Catheter-over-needle: Inpatient Study

This study is currently recruiting participants. (see Contacts and Locations)
Verified August 2012 by University of Alberta
Sponsor:
Information provided by (Responsible Party):
University of Alberta
ClinicalTrials.gov Identifier:
NCT01522053
First received: January 26, 2012
Last updated: January 28, 2014
Last verified: August 2012
  Purpose

When anesthesiologists perform a regional nerve block, they will often put a catheter - a flexible plastic tube - in the patient to allow for continuous delivery of local anesthetic. This allows the nerve(s) to be 'frozen' so that the patient is more comfortable during and after surgery. The most common method of placing the catheter close to a nerve involves threading the catheter through a needle which has been inserted under the skin. Because the catheter is very thin and flexible, it does not thread well through tissue and will buckle and kink when enough force is applied to it. Another problem is that the puncture hole left by the needle is larger than the diameter of the catheter, meaning that when the needle is withdrawn, the catheter is not secure, which increases the chance that it will dislodge and cause leakage of local anesthetic. One solution to these problems is to use a catheter placement method similar to how intravenous catheters are installed. In this method, the catheter fits around ('over') the needle, which results in more support for the catheter while it is being pushed under the skin. We wish to examine if a catheter-over-needle method would be useful for placing a catheter to deliver local anesthetic during peripheral nerve blockade. We will compare the catheter-over-needle method to the currently used catheter-through-needle method on patients who require continuous anesthetic delivery for their surgery; half the patients will receive anesthetic through one method, and the other half will receive anesthetic through the other method. We believe that using the catheter-over-needle method will result in more secure placement of the catheter and more efficient delivery of local anesthetic.


Condition Intervention
Local Anesthesia
Catheterization
Procedure: Catheter-over-needle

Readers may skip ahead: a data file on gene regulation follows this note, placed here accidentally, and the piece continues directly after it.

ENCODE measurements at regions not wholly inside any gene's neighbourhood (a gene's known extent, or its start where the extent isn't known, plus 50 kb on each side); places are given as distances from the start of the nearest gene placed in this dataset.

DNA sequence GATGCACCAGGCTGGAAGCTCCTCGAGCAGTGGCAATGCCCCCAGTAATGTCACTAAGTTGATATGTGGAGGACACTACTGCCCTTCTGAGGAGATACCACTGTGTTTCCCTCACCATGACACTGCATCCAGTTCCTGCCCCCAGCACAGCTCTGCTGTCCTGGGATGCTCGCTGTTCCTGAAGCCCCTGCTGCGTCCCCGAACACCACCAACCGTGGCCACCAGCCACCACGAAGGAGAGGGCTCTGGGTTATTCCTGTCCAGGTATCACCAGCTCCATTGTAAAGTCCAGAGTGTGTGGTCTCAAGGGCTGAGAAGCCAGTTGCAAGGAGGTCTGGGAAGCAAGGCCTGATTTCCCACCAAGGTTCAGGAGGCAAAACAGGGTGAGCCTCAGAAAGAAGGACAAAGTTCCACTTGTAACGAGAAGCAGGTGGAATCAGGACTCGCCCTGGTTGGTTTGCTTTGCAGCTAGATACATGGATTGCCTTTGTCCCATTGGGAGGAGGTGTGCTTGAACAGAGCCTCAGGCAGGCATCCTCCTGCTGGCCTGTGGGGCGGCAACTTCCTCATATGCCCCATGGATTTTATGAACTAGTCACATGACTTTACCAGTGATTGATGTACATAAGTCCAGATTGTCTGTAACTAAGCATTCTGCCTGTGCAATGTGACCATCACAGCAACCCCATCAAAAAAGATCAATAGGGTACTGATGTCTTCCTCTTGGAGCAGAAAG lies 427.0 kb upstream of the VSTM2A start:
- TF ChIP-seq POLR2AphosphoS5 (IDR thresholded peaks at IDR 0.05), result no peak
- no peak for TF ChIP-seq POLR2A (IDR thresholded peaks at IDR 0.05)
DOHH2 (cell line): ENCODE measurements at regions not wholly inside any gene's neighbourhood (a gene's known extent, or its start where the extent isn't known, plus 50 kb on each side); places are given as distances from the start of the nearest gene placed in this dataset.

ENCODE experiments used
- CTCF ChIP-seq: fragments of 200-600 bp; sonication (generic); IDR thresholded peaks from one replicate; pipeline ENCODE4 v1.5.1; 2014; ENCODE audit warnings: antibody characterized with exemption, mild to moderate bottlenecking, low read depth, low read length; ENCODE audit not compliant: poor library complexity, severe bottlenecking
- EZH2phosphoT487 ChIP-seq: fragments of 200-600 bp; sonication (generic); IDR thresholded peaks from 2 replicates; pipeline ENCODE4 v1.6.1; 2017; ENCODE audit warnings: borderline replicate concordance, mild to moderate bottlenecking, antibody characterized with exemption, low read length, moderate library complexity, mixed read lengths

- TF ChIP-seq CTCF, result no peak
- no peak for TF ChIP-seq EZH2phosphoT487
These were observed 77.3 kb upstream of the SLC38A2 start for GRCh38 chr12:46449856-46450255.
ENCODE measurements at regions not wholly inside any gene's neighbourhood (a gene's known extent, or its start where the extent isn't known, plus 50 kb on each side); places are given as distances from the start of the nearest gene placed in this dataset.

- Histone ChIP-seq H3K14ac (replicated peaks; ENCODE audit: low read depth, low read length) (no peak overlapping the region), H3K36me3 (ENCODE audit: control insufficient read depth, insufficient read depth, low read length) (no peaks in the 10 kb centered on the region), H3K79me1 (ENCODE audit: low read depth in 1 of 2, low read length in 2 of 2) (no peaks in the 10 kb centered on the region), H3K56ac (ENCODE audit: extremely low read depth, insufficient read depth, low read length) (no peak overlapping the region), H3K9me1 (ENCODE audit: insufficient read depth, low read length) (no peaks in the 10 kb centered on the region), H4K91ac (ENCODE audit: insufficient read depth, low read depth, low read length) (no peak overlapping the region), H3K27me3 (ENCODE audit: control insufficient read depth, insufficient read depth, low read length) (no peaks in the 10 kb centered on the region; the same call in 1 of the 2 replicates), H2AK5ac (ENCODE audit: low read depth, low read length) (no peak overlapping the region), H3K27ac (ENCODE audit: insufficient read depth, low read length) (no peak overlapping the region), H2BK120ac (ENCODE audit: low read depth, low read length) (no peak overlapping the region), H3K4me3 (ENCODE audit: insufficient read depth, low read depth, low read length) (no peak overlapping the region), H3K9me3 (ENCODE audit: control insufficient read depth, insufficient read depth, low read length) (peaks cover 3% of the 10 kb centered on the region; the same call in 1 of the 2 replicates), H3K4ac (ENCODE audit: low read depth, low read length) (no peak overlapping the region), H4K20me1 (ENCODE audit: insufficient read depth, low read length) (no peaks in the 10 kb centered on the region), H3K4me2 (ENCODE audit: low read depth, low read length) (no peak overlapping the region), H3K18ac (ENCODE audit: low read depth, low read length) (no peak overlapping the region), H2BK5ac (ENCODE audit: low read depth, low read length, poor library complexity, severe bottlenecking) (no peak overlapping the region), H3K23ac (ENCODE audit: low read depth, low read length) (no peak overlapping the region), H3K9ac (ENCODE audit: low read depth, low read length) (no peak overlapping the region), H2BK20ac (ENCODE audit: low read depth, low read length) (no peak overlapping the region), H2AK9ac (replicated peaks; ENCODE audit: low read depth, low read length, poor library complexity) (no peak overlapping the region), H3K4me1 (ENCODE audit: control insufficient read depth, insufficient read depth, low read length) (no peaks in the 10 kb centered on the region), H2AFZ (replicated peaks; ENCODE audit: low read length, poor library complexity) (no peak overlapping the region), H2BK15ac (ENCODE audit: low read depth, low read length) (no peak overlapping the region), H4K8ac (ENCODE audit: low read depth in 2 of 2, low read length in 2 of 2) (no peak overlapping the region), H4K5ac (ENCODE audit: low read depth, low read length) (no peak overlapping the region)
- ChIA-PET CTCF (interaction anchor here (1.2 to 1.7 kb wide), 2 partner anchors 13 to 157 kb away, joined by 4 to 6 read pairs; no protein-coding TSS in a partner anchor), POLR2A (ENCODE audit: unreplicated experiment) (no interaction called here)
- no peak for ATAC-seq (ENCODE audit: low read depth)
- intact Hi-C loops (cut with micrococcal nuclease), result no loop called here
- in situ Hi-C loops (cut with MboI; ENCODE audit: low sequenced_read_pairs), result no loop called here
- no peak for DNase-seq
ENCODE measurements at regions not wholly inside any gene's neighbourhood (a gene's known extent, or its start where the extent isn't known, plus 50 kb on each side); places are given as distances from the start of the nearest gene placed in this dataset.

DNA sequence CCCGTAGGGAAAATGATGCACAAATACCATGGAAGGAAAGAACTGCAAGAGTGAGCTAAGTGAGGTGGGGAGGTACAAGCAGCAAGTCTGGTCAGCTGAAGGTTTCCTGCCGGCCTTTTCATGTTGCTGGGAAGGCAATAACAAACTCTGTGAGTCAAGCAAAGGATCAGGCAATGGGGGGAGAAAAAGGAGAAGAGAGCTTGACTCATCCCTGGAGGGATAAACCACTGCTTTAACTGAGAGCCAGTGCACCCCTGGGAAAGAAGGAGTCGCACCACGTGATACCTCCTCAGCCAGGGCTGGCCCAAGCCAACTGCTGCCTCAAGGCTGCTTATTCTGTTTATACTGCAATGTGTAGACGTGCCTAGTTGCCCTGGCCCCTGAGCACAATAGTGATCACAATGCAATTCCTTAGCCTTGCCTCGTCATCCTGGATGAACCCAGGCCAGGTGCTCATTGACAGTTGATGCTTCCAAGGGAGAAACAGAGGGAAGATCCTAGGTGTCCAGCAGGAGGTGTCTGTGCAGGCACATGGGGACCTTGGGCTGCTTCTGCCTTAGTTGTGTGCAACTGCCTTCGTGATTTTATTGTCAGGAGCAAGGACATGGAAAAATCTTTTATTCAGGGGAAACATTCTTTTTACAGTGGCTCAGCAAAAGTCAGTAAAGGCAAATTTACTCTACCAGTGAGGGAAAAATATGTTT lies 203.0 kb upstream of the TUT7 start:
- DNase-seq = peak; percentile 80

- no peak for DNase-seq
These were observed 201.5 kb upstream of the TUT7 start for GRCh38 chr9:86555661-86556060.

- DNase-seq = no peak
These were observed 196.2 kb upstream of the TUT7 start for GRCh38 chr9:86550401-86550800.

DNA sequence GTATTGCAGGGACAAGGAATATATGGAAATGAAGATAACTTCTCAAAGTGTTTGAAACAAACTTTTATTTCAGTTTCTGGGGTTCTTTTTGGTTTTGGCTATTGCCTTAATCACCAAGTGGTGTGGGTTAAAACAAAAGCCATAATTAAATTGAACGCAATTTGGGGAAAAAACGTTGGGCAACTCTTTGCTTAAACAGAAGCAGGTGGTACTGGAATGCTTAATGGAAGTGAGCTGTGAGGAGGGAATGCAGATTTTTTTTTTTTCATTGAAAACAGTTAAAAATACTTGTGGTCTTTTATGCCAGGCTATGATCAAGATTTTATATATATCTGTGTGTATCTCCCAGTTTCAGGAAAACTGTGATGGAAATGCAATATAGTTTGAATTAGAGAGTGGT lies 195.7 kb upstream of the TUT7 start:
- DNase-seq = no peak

Procedure: Catheter-through-needle

Study Type: Interventional
Study Design: Allocation: Randomized
Intervention Model: Parallel Assignment
Masking: Open Label
Primary Purpose: Supportive Care
Official Title: Comparison of the Catheter-over-needle and Catheter-through-needle Methods for Continuous Delivery of Local Anesthetic During Peripheral Nerve Blockade

Further study details as provided by University of Alberta:

Primary Outcome Measures:
  • Incidence of anesthetic/fluid leakage at catheter insertion site. [ Time Frame: Duration of time that perineural catheter is in the patient ] [ Designated as safety issue: No ]
    Evidence of leakage of local anesthetic at the catheter insertion site and any catheter dislodgement or premature withdrawal will be recorded.


Secondary Outcome Measures:
  • Confidence in accurate catheter placement. [ Time Frame: Duration of catheter placement in patient. ] [ Designated as safety issue: No ]
    A subjective assessment of the catheterization and local anesthetic delivery technique will be provided by the anesthesiologist.

  • Time taken to place catheter near target nerve after initial skin puncture. [ Time Frame: From identification of needle insertion site to correct placement of needle in patient; approximately 2 minutes. ] [ Designated as safety issue: No ]
    The time (in seconds) taken to correctly place the needle/catheter for delivery of local anesthetic will be recorded.


Estimated Enrollment: 100
Study Start Date: January 2012
Estimated Study Completion Date: July 2015
Estimated Primary Completion Date: December 2014 (Final data collection date for primary outcome measure)
Arms Assigned Interventions
Experimental: Catheter-over-needle
Patients will receive a catheter placed by a catheter-over-needle method.
Procedure: Catheter-over-needle
Patients in the experimental group will receive a perineural catheter placed by the catheter-over-needle method.
Active Comparator: Catheter-through-needle
Patients will receive a catheter placed by the traditional catheter-though-needle method.
Procedure: Catheter-through-needle
Patients in the control group will receive a perineural catheter placed by the traditional catheter-though-needle method.

  Hide Detailed Description

Detailed Description:

Background: Current needle-catheter assemblies are designed so that a flexible catheter is threaded through a larger diameter needle towards a target nerve. These catheter-through-needle (CTN) assemblies suffer from several fundamental problems, including leakage at the insertion site and dislodgement of the catheter. The underlying problem of this design is that the needle puncture hole is wider in diameter than the catheter diameter. An alternative catheter-over-needle (CON) design, in which the catheter diameter is larger than that of the needle puncture hole, may be a potential solution to the problems of leakage and dislodgement. We wish to evaluate the ease of use and effectiveness of the CON method in the clinical setting by having anesthesiologists perform and rate the two techniques during and after administration of local anesthesia at various block sites on the body.